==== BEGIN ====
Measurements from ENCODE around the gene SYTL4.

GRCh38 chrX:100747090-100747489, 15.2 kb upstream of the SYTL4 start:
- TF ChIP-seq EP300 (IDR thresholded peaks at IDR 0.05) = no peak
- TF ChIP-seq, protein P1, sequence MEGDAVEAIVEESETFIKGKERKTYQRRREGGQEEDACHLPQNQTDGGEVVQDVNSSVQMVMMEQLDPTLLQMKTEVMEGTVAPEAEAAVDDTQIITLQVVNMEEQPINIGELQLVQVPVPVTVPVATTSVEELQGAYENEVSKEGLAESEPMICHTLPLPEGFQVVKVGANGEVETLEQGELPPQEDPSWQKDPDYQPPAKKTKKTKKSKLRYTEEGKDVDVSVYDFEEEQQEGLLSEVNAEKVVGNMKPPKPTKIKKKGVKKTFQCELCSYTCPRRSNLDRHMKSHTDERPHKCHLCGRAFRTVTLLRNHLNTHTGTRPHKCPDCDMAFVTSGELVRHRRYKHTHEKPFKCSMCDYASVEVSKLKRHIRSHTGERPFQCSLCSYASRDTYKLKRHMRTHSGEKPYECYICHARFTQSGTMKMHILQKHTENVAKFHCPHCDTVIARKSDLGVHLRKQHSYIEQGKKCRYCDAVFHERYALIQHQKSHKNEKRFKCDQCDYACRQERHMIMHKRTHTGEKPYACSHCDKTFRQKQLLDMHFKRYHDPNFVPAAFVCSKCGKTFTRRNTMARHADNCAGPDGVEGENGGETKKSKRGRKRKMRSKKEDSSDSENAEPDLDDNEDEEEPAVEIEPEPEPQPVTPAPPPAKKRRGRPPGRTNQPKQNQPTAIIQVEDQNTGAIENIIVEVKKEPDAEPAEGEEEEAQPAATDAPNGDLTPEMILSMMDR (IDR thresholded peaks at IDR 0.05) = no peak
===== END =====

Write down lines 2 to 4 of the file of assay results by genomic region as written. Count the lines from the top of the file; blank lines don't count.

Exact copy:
GRCh38 chrX:100747090-100747489, 15.2 kb upstream of the SYTL4 start:
- TF ChIP-seq EP300 (IDR thresholded peaks at IDR 0.05) = no peak
- TF ChIP-seq, protein P1, sequence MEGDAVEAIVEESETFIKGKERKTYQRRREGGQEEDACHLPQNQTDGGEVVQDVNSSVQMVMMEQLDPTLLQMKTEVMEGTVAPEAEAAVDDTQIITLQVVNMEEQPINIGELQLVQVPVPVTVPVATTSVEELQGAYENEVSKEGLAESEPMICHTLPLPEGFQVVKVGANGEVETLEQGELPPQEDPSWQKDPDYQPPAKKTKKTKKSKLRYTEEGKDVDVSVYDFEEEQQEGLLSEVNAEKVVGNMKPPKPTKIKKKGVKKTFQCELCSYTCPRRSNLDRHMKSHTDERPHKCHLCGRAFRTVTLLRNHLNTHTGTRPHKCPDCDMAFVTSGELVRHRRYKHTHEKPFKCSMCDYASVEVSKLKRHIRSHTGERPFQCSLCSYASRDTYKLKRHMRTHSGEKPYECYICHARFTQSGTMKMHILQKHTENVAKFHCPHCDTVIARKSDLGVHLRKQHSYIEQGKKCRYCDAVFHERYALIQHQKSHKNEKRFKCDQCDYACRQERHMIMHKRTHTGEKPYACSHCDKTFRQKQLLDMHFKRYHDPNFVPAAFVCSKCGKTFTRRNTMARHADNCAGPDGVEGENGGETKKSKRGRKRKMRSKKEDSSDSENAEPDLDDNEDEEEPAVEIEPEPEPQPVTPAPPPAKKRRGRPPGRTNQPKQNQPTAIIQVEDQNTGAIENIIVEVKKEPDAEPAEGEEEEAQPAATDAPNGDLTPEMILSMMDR (IDR thresholded peaks at IDR 0.05) = no peak